How to Make Smart Inventory Buys


During this NAMM U session, Alan Friedman of Friedman, Kannenberg and Co. revealed the keys to successful inventory management.

According to Friedman, inventory management begins with knowing what products to buy and how many to buy. He armed retailers with a simple and easy formula to do this. “Every music retailer has too much inventory,” he said.

According to Friedman, retailers only need to ask themselves four questions when buying product. He encouraged them to make these questions a permanent part of their buying process.

1. Can I sell this product?
If it’s something your customers want, move to question 2.

2. Will I make a profit?
If the answer is yes, move to question 3.

3. How quickly can I sell it?
If you can sell it in 30 days or less, buy tons.

4. How quickly do I have to pay for it?
You should be able to sell most of the product before you pay the vendor, so you don’t have cash flow shortages.

Friedman walked the audience through questions three and four with specific examples. He noted that you’re invested in your inventory when you pay for it, not when you get the product—stressing the importance of vendor payment terms and ideally getting 60–90 days from your supplier. “The objective is to sell product, at the highest gross profit, in the least amount of time, and never pay for it,” he said.

He added that if you start to focus on these four things, your inventory levels will start coming down because you’ll be moving product faster, your cash flow will improve, and your business will grow stronger and become more successful.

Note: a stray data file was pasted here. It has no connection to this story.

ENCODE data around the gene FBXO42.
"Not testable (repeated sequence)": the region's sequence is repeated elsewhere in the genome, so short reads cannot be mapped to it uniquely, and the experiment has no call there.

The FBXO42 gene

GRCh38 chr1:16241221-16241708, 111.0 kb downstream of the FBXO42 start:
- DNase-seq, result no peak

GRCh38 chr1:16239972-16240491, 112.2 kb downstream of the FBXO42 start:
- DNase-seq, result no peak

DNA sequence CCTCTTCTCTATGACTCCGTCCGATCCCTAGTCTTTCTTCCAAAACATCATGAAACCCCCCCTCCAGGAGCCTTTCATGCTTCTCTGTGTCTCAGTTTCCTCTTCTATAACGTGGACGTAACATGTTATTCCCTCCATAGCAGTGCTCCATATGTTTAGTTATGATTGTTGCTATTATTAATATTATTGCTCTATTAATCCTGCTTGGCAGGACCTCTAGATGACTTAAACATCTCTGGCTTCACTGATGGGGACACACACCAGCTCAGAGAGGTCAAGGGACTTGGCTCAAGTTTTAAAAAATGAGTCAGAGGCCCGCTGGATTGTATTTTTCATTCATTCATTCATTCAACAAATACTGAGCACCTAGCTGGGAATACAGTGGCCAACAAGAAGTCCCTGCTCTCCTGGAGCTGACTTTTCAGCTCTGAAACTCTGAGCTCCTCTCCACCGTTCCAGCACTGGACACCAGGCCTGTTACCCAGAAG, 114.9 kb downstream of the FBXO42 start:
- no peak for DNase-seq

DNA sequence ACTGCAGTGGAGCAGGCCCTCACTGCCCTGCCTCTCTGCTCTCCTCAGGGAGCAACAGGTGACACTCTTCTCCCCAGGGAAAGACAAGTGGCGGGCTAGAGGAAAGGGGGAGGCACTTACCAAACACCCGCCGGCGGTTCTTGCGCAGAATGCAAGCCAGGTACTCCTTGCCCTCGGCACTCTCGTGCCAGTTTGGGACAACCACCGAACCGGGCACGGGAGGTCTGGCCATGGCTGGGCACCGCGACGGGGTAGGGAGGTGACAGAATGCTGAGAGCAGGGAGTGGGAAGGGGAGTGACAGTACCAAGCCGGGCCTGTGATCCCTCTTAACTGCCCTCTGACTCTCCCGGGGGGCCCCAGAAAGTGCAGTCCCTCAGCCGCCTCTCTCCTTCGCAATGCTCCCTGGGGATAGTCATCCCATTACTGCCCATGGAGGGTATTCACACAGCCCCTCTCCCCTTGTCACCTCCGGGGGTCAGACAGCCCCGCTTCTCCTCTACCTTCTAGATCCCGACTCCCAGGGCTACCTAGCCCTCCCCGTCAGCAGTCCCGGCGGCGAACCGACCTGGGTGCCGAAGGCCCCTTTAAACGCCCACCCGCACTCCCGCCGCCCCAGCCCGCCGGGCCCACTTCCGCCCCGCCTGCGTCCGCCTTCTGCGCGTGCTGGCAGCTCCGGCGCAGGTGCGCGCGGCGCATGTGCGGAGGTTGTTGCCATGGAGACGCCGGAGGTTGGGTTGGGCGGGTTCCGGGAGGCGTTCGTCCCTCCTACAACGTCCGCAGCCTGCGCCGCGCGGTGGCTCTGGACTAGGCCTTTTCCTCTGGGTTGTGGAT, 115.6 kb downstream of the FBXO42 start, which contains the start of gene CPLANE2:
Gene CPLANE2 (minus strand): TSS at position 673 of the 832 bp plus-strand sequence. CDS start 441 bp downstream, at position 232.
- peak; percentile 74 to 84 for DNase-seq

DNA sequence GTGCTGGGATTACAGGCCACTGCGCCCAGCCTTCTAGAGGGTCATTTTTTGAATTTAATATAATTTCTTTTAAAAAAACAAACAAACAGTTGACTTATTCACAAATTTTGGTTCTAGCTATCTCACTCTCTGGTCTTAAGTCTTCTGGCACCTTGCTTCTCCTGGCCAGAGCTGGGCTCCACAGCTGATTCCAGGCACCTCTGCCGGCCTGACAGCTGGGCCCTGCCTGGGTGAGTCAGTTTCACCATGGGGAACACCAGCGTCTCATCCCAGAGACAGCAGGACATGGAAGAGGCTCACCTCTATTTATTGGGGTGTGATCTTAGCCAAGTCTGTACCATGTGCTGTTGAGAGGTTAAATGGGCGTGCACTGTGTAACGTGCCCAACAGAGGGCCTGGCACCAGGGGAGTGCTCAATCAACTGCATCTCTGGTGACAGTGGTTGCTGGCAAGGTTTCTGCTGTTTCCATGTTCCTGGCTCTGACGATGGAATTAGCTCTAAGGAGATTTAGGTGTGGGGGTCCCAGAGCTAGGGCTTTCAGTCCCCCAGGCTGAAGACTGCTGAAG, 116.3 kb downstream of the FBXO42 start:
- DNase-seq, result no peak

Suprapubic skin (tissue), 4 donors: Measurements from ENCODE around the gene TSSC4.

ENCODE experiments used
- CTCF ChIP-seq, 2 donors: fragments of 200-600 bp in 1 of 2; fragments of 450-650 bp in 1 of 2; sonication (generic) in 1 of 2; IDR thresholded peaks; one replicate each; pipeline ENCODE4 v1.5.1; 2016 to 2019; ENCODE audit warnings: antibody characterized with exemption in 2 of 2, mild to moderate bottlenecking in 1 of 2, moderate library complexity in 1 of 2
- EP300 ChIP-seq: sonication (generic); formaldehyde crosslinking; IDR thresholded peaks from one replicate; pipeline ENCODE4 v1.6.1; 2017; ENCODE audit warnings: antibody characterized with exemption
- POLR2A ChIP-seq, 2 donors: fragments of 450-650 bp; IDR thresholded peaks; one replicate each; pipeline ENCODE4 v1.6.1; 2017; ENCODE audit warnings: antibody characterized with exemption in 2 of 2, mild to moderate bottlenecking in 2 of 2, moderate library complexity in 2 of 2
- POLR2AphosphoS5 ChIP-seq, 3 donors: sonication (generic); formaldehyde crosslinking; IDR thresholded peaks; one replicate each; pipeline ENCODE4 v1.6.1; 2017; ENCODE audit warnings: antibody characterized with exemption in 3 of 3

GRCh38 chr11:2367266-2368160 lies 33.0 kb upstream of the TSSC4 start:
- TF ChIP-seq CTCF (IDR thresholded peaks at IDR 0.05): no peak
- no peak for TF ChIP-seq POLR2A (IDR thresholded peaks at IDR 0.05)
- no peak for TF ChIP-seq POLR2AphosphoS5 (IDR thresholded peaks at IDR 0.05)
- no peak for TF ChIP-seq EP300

“The music industry’s margins are shrinking, and it doesn’t matter at what margin you’re making your business work—it’s about the amount of gross profit dollars you make,” Friedman said.

He then gave his rule of thumb for buying inventory and advised putting it to use immediately: Buy the product only if you know you can sell it in ‘X’ days or less, where ‘X’ is equal to 360 days times your gross profit percent. (Note: 360 is a round number and easier to use than 365 days.)

So, using the following example of 25 percent gross profit:

Step 1. Calculate your gross profit percent: 25 percent.

Step 2. Calculate the number days to sell the product: 360 days x 0.25 = 90 days.

Step 3. Now make the buying decision: If you can move it in 90 days or less, buy it. Make sure the quantities you buy fall within the range of this formula. Otherwise, don’t buy more than you can move in 90 days or less.

“You would never build a house without a blueprint,” he said. “The best stores are the ones who monitor their inventory levels, do physical counts of their inventory, and are buying what they need and selling within a short period of time. If you buy in small bites, you can pay your vendors, and always go back to buy more.”

Don’t beat yourself up when you make a bad buying decision, but continue to ask yourself the four questions and use the rule of thumb. Practice makes perfect.